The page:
The paper sought to investigate how humans have impacted urban ecosystems through pollution. Some of the main sources of urban pollution included industrial plants, power stations, domestic heating systems and motor vehicles. Most of the contaminants were believed to be airborne, and the authors wanted to examine how prolonged exposure to airborne pollutants affected this species of evergreen tree. They chose to use this species of tree because they hypothesized that organisms with large surface areas would accumulate particulates from the air at a relatively high rate. Naples was chosen as the area for urban research because it is heavily populated, has a very high vehicular traffic rate, and an abundance of large scale industrial plants. The authors hypothesized that nitrogen oxides, carbon monoxide, and other trace elements would be found at an increased rate in the urban areas. Leaves from both urban and rural settings were examined at various sites and collected in leaf litter bags for later analysis. Carbon levels in rural leaves were found to be higher than carbon levels in urban leaves. Nitrogen levels were substantially higher in urban leaves compared to rural leaves. Levels of metals such as Fe and Pb were much higher in leaves from urban ecosystems versus leaves from rural areas. This article emphasizes how important it is to study the impact that humans have on ecosystems, especially from pollution.


Alfani, A., Baldantoni, D., Maisto, G., Bartoli, G., & Santo, A. V. (2000). Temporal and spatial variation in C, N, S and trace element contents in the leaves of Quercus ilex within the urban area of Naples. Environmental Pollution, 109(1), 119-129. doi:10.1016/s0269-7491(99)00234-1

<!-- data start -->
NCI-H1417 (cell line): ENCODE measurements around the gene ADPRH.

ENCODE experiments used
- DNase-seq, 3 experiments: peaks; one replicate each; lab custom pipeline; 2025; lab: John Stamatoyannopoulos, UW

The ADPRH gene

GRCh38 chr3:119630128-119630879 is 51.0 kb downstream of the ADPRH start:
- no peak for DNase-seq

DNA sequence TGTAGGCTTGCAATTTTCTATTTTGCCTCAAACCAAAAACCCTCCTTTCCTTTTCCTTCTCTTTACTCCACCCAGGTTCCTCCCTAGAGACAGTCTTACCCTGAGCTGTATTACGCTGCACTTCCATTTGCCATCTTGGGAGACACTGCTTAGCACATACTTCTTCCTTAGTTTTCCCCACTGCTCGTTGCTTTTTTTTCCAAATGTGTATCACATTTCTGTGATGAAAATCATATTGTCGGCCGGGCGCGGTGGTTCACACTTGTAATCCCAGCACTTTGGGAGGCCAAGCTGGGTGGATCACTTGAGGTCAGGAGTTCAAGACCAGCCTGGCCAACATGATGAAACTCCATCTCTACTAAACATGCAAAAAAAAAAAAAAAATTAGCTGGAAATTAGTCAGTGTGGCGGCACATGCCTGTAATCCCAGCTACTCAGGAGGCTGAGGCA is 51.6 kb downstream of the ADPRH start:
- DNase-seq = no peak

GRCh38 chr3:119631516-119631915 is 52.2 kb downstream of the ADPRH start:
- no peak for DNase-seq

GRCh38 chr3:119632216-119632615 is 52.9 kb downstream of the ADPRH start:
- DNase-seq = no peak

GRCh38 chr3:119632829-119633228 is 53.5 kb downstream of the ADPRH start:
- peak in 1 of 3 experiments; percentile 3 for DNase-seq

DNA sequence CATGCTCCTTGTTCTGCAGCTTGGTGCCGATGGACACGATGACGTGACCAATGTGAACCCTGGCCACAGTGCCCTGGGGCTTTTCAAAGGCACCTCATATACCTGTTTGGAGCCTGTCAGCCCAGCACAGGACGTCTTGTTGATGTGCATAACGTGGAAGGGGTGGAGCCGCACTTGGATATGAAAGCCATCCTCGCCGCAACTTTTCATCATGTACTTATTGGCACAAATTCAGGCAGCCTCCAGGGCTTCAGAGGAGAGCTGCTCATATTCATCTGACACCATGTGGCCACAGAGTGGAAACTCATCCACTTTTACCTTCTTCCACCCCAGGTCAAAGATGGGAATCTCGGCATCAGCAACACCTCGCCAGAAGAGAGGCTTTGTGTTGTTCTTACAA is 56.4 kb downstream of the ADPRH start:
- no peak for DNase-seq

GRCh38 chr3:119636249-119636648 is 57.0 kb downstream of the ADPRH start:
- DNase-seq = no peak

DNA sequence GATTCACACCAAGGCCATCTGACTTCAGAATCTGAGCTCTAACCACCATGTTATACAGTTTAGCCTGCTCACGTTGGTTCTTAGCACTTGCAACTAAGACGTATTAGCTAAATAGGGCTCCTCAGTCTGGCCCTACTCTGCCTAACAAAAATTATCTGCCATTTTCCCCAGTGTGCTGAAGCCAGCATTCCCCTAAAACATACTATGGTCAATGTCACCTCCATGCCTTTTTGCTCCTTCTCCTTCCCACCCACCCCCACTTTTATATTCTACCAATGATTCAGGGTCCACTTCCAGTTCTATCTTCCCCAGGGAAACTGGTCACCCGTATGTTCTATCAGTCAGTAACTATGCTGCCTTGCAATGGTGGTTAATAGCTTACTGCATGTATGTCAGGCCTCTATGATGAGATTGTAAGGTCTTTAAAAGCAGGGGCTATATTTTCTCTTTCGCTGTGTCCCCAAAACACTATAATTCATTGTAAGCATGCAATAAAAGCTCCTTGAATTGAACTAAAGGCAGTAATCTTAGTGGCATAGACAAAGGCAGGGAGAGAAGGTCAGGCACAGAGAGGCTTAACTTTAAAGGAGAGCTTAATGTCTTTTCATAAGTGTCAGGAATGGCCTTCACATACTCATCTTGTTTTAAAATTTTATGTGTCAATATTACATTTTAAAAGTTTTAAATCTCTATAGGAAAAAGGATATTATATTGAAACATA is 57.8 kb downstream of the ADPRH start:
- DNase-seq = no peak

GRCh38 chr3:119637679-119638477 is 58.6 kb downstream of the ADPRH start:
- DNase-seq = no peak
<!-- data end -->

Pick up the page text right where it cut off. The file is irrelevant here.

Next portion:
Urban Ecosystems and the Phosphorus Cycle

Throughout this semester I have been examining how humans affect their ecosystem, especially in urban settings. Urbanization can dramatically change many aspects of an ecosystem. The phosphorus cycle can be altered in urban settings, and this can lead to differences in phosphorus fluctuations in the ecosystem. This paper focused on the Greater Phoenix Metropolitan Area. Some human impacts considered include agriculture, urban infrastructure, soil composition, and water usage. It is important to understand how humans influence element cycling. Phosphorus is a key resource for living organisms, thus it is important to understand how to use this resource to ensure food security and maintain water quality. It is important to note that phosphorus is available in large amounts in the Earth’s crust, and therefore can be altered by human activities. Agriculture is one major area that impacts phosphorus levels. Most fertilizers contain phosphorus as well as nitrogen and other vital nutrients for primary producers.An increased human population leads to increased food demand. More fertilizer is required to increase crop yield, and in order to facilitate this need, phosphorus is often mined from the Earth. Increased fertilizer use can lead to an increase in nutrient runoff into local waterways. This is important to note, because watersheds often run into larger aquatic environments. This can lead to increased phosphorus levels in aquatic ecosystems. The increased nutrient load may not seem like a big deal, but an overabundance of nutrients in aquatic ecosystems can lead to eutrophication. When eutrophication occurs, plant production flourishes, leading to an aquatic environment that is void of oxygen. This can affect fish and other organisms, and often leads to them dying off from lack of oxygen. Agriculture is not the only culprit however. Urban ecosystems require more food per capita, and therefore more phosphorus. This additional introduced phosphorus is often disposed of in the form of food, or human waste. The waste becomes concentrated in wastewater, leading to phosphorus pollution in aquatic environments downstream of urban areas.